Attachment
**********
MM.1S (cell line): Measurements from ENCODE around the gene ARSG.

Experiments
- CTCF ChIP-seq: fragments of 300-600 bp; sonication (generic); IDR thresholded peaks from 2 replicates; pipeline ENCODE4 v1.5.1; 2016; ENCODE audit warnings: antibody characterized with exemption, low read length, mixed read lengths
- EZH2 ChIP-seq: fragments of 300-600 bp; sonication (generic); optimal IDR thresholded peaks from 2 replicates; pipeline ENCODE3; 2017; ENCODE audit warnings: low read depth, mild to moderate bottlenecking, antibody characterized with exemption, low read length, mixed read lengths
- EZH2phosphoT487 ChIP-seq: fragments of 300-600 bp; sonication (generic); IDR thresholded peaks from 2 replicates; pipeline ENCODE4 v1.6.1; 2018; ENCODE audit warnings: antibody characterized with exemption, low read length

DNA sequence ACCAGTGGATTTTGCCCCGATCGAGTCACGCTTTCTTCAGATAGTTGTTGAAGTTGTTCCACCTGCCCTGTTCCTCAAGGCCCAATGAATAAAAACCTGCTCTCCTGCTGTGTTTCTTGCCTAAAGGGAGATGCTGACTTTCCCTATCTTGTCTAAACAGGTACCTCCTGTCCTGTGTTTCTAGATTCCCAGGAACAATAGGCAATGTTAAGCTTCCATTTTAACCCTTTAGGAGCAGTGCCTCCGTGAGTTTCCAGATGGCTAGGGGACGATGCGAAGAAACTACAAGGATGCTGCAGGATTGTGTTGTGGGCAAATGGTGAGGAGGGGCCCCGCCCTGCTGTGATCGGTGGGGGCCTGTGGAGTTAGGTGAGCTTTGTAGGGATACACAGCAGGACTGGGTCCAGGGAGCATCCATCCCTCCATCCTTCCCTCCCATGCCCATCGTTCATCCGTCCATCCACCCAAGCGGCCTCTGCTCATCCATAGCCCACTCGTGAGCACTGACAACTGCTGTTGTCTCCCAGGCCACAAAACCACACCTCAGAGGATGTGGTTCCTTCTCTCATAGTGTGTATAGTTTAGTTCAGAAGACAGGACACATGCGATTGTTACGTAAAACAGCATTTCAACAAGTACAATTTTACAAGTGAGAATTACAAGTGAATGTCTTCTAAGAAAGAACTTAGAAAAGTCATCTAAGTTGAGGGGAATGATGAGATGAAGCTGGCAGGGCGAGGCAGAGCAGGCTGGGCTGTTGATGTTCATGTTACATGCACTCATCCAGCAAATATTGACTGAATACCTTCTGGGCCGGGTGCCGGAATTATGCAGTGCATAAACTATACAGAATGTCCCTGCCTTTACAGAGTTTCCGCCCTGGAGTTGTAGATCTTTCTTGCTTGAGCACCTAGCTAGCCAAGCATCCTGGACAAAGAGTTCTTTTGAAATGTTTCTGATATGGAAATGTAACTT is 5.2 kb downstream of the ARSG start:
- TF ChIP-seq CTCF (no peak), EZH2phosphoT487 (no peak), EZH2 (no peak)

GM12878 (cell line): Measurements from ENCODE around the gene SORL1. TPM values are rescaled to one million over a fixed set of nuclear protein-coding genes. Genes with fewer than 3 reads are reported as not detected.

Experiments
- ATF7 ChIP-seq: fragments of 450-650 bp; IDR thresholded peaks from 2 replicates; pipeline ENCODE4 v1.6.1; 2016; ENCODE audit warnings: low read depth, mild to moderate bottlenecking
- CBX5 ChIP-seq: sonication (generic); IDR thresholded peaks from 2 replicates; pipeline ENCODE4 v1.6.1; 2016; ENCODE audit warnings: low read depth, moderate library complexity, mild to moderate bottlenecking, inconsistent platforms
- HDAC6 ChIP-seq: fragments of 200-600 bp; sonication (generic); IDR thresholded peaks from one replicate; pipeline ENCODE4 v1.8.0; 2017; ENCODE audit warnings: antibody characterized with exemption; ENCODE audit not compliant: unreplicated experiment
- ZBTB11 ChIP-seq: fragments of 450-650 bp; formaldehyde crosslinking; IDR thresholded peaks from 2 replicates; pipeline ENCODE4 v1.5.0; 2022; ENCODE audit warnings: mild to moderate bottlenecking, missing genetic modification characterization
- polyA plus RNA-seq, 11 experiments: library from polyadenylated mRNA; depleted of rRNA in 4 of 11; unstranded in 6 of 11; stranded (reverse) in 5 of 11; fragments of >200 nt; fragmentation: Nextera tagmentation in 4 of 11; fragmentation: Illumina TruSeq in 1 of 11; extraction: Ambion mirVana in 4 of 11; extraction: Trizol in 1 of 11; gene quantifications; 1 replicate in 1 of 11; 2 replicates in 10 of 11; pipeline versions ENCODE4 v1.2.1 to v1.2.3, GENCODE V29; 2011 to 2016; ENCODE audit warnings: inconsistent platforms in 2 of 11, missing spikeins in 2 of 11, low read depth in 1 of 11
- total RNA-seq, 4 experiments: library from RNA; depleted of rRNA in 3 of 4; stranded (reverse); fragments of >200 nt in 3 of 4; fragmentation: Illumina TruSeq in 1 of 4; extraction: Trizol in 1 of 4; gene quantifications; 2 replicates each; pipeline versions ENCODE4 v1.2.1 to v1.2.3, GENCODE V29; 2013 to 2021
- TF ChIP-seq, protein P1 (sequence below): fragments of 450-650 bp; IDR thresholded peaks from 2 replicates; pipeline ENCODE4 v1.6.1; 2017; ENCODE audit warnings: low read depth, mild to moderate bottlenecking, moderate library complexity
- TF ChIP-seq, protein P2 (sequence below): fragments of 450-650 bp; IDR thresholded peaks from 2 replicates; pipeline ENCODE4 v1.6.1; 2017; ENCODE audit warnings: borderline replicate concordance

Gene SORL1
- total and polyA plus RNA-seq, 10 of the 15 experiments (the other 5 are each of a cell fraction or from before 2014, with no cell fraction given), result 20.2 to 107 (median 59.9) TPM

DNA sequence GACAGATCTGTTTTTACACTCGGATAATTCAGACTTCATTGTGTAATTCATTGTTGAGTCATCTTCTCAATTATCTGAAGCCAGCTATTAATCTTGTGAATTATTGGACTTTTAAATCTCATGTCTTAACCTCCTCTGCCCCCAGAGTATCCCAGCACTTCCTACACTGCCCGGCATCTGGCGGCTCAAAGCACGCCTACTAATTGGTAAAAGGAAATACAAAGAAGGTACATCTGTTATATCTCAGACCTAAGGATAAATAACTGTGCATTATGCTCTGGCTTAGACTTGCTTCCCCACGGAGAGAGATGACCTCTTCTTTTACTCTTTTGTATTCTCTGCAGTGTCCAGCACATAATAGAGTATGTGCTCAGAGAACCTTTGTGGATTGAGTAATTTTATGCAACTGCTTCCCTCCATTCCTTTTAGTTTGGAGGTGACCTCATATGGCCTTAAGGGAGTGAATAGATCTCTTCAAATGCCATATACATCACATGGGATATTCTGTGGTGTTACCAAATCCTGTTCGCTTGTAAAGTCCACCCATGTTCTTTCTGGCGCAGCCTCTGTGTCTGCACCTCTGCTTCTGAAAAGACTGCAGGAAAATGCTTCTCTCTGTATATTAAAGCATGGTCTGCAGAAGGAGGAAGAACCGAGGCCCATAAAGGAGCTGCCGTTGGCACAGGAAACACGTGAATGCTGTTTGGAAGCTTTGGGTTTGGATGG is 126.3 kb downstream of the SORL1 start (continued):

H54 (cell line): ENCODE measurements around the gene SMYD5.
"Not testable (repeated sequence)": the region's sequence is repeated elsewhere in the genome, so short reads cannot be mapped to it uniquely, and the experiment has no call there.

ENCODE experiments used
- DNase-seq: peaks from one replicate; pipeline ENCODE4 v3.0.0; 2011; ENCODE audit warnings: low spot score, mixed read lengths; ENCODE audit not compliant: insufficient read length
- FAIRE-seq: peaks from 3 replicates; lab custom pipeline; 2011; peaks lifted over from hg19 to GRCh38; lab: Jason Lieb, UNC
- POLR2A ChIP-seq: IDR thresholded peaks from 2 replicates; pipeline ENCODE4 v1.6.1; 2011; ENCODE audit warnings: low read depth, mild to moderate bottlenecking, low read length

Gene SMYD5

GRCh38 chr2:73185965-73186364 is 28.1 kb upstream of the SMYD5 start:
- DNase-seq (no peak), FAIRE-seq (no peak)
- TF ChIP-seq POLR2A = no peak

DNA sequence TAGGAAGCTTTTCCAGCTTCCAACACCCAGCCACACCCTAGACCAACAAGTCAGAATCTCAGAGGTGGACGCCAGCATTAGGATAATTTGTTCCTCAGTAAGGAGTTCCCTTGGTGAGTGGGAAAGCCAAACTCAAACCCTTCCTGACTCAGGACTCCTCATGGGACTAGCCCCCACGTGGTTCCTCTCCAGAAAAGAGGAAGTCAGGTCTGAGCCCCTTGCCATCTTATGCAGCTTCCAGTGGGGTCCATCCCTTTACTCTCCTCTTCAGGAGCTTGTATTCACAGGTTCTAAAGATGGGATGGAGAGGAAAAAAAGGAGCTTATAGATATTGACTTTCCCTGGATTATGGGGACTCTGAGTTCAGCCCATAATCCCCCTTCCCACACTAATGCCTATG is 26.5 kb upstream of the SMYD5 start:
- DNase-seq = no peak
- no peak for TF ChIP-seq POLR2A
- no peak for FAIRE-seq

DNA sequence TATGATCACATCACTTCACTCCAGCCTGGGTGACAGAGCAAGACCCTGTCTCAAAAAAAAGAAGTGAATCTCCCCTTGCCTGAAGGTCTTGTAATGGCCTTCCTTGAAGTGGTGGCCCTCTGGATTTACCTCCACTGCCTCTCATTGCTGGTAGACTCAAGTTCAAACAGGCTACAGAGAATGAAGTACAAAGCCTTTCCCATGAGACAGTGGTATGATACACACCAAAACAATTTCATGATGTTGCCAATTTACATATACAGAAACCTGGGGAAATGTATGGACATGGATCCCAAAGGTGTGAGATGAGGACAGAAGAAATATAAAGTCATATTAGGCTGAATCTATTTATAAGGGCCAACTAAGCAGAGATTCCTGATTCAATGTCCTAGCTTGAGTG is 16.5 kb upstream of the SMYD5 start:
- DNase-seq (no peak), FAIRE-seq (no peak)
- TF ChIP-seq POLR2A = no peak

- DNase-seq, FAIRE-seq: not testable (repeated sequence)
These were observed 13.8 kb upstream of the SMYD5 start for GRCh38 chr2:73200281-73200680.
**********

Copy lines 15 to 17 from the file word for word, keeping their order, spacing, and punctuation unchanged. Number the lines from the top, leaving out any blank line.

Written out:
- total RNA-seq, 4 experiments: library from RNA; depleted of rRNA in 3 of 4; stranded (reverse); fragments of >200 nt in 3 of 4; fragmentation: Illumina TruSeq in 1 of 4; extraction: Trizol in 1 of 4; gene quantifications; 2 replicates each; pipeline versions ENCODE4 v1.2.1 to v1.2.3, GENCODE V29; 2013 to 2021
- TF ChIP-seq, protein P1 (sequence below): fragments of 450-650 bp; IDR thresholded peaks from 2 replicates; pipeline ENCODE4 v1.6.1; 2017; ENCODE audit warnings: low read depth, mild to moderate bottlenecking, moderate library complexity
- TF ChIP-seq, protein P2 (sequence below): fragments of 450-650 bp; IDR thresholded peaks from 2 replicates; pipeline ENCODE4 v1.6.1; 2017; ENCODE audit warnings: borderline replicate concordance